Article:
ANT SAYS: Your priorities may have changed and there’s nothing wrong with that. I was the same, I thought I was fearless. But now I’ve got five beautiful children, a beautiful wife and a beautiful career. I don’t want to be put in silly situations any more. Before, I didn’t really take on board what might happen.

You’re a mum of two and it sounds like your priorities may have changed, too, so why put that at risk?

DEAR ANT: How can I motivate my son? He’s in his early 20s, with no job, and applies for everything but keeps getting knocked back. He is from a single-parent family and he struggles that his father has done nothing for him growing up.

He blames the world for his mistakes and previously drank to forget. He started self-harming but now has that under control, I hope, there is no sign of him still doing it.

Please can you help motivate my son, instead of him becoming just a lost soul in his bedroom.


ANT SAYS: He needs to acknowledge he’s now a grown individual and, to get on in the world, can’t keep making excuses related to the past.

He needs a bit of tough love so he can get control of his life.

And, listen, keep making him apply for those jobs.

Every time he gets knocked back, hopefully he will learn from it. Was it his appearance? Or his attitude?

Then, if he keeps learning from those job interviews, something will fall into place.

DEAR ANT: Who or what has had the biggest influence in you becoming the man you are today?


ANT SAYS: I don’t worship people. I’m not a sheep, I purposefully go out not to fit the mould. This may sound like a cliché but I try to influence myself. I don’t try and be or act like someone else.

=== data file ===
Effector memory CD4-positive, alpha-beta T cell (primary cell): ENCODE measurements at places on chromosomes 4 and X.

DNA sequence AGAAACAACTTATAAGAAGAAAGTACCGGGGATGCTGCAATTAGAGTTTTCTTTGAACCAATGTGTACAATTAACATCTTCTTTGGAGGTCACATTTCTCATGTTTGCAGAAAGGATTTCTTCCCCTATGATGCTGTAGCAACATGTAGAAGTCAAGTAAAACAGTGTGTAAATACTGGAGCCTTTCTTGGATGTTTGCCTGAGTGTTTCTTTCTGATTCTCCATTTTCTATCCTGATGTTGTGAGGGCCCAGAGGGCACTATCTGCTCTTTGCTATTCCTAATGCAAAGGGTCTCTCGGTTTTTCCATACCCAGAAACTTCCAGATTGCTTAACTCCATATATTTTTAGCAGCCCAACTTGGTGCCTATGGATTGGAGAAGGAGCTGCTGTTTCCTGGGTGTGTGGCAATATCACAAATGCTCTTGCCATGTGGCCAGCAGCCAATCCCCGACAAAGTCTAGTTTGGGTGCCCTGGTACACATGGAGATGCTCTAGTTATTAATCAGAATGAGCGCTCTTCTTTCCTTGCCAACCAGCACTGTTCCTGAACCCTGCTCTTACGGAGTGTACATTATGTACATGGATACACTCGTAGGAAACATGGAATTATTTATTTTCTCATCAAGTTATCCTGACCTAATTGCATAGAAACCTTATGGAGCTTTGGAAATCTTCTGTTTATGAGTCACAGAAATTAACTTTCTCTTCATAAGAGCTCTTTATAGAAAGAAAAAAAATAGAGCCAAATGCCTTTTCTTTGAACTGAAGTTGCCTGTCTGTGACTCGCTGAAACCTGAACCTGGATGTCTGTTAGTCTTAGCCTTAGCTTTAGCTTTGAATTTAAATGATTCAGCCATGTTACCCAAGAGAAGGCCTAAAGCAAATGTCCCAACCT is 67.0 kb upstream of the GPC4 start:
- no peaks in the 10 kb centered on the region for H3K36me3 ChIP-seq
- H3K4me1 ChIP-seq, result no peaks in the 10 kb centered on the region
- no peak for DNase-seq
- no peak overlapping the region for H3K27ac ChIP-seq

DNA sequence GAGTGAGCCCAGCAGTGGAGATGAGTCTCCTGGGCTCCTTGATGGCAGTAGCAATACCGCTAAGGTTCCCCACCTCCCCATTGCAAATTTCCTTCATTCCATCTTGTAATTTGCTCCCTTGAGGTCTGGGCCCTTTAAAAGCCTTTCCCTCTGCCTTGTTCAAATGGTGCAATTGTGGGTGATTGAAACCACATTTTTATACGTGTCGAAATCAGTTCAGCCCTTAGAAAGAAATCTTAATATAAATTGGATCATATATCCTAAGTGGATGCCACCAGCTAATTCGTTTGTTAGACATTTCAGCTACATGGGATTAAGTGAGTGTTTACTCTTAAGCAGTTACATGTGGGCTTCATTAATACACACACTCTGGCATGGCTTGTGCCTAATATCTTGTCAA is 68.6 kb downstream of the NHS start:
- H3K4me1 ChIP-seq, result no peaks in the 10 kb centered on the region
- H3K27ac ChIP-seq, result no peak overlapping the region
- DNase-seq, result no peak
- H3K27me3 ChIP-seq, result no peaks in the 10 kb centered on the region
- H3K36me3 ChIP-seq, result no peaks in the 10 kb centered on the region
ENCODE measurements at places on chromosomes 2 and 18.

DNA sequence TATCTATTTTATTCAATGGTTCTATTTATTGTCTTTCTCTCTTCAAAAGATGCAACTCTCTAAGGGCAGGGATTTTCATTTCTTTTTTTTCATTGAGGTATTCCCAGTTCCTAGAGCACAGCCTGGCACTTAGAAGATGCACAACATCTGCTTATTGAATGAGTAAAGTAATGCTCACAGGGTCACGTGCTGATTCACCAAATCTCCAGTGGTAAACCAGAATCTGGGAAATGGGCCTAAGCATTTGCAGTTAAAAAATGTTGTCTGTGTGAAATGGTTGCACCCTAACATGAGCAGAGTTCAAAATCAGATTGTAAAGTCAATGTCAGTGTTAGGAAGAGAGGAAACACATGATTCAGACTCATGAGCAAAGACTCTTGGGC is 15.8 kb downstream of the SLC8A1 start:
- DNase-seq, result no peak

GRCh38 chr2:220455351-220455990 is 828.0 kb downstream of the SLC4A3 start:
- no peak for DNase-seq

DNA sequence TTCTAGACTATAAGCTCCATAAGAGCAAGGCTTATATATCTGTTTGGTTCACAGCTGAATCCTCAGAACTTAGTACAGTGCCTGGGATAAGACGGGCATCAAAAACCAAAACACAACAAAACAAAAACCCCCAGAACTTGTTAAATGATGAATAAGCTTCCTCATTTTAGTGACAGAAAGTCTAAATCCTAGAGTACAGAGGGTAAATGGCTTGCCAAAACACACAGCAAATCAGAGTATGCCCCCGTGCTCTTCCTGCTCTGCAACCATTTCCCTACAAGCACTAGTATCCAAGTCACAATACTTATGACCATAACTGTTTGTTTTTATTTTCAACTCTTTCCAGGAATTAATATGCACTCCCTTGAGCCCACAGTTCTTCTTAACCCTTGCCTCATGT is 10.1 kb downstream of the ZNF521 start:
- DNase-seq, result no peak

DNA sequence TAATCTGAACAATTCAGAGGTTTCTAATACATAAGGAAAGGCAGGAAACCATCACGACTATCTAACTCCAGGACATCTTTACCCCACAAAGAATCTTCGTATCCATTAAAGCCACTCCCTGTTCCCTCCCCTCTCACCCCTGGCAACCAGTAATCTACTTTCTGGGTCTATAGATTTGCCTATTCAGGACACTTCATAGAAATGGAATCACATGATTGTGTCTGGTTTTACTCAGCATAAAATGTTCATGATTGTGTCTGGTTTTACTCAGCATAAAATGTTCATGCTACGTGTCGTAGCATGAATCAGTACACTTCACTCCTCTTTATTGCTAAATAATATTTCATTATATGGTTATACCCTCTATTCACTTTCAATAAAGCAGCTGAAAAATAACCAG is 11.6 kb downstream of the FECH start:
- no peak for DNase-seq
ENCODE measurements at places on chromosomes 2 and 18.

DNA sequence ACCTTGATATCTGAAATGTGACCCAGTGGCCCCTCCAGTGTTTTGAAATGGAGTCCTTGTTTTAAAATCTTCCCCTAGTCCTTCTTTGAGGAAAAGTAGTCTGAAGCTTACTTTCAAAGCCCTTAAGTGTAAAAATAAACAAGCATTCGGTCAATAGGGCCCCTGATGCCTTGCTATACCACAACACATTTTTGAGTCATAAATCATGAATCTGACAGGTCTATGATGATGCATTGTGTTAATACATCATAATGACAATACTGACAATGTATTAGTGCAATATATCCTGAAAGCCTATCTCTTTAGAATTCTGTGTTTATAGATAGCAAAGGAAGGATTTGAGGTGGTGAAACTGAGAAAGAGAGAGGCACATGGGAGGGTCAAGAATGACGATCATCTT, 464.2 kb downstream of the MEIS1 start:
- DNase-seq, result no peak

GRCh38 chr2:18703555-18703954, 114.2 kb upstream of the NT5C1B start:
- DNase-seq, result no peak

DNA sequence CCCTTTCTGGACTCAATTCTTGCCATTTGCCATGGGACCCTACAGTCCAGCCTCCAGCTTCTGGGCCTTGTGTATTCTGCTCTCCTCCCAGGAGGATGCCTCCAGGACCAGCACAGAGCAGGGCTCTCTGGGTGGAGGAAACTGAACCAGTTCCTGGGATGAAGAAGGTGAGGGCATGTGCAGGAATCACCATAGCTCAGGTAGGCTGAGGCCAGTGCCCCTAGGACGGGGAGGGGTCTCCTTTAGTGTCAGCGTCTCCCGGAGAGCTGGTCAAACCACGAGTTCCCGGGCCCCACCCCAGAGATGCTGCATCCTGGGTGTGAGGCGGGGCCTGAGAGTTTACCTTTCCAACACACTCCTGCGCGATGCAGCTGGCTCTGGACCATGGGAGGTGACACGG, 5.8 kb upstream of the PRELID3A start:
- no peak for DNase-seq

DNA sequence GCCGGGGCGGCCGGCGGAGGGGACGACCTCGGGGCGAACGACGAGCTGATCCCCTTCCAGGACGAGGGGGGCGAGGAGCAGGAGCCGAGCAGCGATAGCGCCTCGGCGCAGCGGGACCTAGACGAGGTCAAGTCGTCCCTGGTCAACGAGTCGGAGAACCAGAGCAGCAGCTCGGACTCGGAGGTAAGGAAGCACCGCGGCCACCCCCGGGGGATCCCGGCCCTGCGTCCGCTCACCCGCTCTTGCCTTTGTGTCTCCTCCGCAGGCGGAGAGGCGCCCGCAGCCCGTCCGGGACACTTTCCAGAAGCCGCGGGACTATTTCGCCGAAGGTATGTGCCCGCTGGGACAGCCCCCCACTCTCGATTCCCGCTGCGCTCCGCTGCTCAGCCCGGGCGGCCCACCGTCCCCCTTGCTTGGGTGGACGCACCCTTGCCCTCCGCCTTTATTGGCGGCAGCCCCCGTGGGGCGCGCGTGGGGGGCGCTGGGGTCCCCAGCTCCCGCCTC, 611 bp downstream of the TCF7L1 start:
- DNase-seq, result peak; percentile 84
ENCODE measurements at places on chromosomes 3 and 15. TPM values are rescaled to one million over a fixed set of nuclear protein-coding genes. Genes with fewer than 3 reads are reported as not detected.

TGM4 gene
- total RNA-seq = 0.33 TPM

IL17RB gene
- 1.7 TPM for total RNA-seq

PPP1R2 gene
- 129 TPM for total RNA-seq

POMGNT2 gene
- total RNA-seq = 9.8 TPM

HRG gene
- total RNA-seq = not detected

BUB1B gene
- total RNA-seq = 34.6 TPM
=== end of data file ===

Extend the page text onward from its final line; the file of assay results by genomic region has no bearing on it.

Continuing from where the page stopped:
We’re all unique. I just try to become the best possible version of who I am. And that’s through trial and error and tripping up more times than I succeed.

I get positive vibes from people but no one influences the way I think or the way I do things.

DEAR ANT: I’m an NHS nurse. What’s the craziest or scariest thing you’ve done and why?


ANT SAYS: Climbing Mount Everest during a storm. Why? Because everyone else was coming down the mountain. Reaching the apex of the world, fighting against Mother Nature, I thought I was going to die.

DEAR ANT: I would like to ask ant, what was his biggest and toughest challenge while in the Special Forces?


ANT SAYS: The responsibility of being point man — the responsibility of ultimately leading your team into a situation. The responsibility of having those people behind you and those lives in your hands was a really, really tough challenge.

You never want to be reckless because you never want to put anyone’s life in jeopardy. But you never want to be too calculating to not commit.

DEAR ANT: SAS hardman turns self-help guru to sort Sun readers' problems from relationship worries to career concerns


ANT SAYS: I like mixed martial arts and boxing because I come from a combat background. I would try a charity boxing match with Jason Carl Fox from SAS: Who Dares Wins. I’d love to beat him up.

DEAR ANT: What keeps you motivated during lockdown?


ANT SAYS: Not getting caught up in negatives about the pandemic. That’s stuff I can’t control. When the world is back on its feet, I want to be sprinting, whether that’s thinking of new business opportunities or me doing events.